Big Arts Merger: By 2018 the Confluence Council Will Absorb ECRAC
The skyline of downtown Eau Claire isn’t the only thing changing thanks to the ongoing construction of the Confluence Arts Center. On Wednesday, the Confluence Council, the entity that will operate the performing arts center when it opens in the fall of 2018, announced that it plans to merge with the Eau Claire Regional Arts Council, which currently operates the State Theatre, the arts venue that the Confluence Center will replace.
The boards of directors of both organizations have signed a letter of intent to conduct the merger, which will be completed by the time the arts center opens. Representatives of both groups said merger discussions have been ongoing for several years and began not long after the Confluence Council was formed in 2014. (The Confluence Project, a shared university-community arts center project with an associated privately built mixed-use building, was first announced in 2012.)
“We have 30 years of experience and institutional knowledge to bring to the Confluence,” says Pam Rasmussen, president of the ECRAC board of directors. “Our relationships with donors and ticket buyers will go a long way to ensure that the Confluence Arts Center can be successful from day one.”
ECRAC was formed in 1983, and the following year was given the now 91-year-old State Theatre. While it has operated the theater since that time, ECRAC has also been intimately involved in the Confluence Project, and ECRAC’s executive director, Ben Richgruber, serves on the Confluence Council board of directors. That board is also composed of representatives of the city, Visit Eau Claire, UW-Eau Claire, arts groups, and the project’s developer, as well as several at-large members.
While the merger won’t be finalized until next year, the two entities are already working together. Since January, ECRAC has given 10 percent of its membership dues to the Confluence Council. In addition, some of the proceeds from ECRAC’s annual Jubilee fundraiser will go to the Confluence Council.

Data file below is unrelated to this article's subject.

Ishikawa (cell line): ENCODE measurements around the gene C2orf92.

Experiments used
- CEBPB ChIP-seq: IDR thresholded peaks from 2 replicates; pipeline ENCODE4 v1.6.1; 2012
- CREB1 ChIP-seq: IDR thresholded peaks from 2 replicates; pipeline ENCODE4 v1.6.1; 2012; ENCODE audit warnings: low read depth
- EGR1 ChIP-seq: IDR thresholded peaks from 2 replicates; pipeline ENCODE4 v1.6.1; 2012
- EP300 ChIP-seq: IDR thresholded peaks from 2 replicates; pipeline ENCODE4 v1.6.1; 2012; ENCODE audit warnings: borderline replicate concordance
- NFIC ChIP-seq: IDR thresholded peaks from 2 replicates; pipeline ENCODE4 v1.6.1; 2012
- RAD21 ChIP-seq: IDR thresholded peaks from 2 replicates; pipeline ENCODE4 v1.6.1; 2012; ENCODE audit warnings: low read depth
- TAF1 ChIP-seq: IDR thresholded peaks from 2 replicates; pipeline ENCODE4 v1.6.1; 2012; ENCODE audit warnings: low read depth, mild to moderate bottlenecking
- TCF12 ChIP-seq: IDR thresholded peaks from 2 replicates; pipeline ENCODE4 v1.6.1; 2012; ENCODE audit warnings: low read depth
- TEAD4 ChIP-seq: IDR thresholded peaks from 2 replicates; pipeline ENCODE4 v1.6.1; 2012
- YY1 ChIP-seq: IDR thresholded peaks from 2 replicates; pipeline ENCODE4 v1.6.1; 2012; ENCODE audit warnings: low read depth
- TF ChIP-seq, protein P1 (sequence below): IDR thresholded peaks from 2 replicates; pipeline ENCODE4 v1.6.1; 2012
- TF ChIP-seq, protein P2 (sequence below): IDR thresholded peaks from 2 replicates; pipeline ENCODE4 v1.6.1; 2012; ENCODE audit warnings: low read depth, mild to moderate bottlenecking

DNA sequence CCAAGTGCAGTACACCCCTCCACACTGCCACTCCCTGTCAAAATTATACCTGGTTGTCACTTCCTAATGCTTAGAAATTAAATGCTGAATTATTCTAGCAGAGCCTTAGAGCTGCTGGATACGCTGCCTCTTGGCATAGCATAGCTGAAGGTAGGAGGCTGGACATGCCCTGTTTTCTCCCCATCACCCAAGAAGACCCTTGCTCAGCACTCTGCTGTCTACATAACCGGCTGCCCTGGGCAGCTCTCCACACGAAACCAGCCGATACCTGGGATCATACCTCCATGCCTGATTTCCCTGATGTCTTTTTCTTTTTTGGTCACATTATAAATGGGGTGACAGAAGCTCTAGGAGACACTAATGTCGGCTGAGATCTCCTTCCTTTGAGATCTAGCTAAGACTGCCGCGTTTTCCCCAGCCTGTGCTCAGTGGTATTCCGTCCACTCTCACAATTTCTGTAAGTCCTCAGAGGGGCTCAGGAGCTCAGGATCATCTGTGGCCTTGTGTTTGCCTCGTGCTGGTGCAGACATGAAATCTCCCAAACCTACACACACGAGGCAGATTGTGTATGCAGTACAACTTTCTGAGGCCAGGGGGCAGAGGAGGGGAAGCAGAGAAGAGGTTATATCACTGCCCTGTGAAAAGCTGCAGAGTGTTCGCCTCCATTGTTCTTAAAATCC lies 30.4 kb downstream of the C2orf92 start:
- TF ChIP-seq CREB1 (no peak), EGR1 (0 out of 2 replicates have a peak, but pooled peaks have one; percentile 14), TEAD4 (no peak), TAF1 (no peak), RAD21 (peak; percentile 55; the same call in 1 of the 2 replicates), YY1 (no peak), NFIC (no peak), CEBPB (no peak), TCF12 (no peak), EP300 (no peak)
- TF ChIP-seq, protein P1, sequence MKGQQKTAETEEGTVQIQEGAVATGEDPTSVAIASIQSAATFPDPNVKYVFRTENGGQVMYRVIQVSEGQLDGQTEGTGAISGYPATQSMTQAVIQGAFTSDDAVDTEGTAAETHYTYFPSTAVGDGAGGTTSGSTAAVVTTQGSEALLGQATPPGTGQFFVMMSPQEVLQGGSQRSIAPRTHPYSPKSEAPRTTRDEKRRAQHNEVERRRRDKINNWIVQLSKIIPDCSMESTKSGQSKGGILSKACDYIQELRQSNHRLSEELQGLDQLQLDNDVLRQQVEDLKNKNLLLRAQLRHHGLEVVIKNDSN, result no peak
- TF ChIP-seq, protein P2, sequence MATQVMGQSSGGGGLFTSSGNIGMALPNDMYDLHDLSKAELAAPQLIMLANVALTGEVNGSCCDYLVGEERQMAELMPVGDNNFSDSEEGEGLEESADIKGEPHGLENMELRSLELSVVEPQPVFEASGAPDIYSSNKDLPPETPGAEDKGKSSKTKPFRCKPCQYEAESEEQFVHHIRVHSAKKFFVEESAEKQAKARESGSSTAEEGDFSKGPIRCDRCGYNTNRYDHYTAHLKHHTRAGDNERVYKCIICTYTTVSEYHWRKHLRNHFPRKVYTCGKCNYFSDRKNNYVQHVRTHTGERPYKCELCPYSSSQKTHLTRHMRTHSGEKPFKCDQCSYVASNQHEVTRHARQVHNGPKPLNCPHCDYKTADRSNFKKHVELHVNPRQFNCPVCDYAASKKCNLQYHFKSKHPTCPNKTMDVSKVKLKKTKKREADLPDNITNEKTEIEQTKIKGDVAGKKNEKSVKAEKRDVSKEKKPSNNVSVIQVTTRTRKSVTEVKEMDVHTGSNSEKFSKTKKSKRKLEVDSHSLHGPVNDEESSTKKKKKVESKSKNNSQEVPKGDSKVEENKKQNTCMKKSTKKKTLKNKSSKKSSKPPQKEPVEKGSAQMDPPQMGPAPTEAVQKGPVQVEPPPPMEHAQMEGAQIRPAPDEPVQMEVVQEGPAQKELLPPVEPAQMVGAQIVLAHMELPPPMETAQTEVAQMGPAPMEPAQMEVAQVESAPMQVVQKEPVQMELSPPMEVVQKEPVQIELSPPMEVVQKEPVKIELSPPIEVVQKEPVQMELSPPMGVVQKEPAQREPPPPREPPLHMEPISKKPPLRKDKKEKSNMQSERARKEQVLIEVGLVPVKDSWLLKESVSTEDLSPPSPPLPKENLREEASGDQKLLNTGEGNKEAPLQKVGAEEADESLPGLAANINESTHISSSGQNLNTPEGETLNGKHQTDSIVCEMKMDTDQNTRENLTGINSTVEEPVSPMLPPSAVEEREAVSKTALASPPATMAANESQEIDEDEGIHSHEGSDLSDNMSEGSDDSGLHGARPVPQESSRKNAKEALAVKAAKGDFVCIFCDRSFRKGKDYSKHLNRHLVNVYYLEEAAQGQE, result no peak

“ECRAC has been doing this work for a long time, and it only makes sense to bring both organizations together as we move forward and work to grow the arts community,” said Vicki Hoehn, president of the Confluence Council board of directors.
In the meantime, the Confluence Council is looking for an executive director to run the new arts center. Hoehn said a decision on hiring that person will likely occur by June.
After the merger, ECRAC will essentially cease to exist. In addition to operating the new arts center, the Confluence Council is expected to take over ECRAC’s role in programs such as the Chippewa Valley Writers Guild, the Chippewa Valley Book Festival, the ArtMobile, and more.
One thing the Confluence Council won’t take over, however, is the State Theatre itself. The Confluence Council doesn’t want to own the Vaudeville-era theater, and ECRAC hopes to sell the facility by the time the new arts center opens.
“We’ve had a couple of people express some interest in it,” Rasmussen said. “Our goal is to find some complementary use of the State Theatre with the Confluence that continues to enhance the arts.”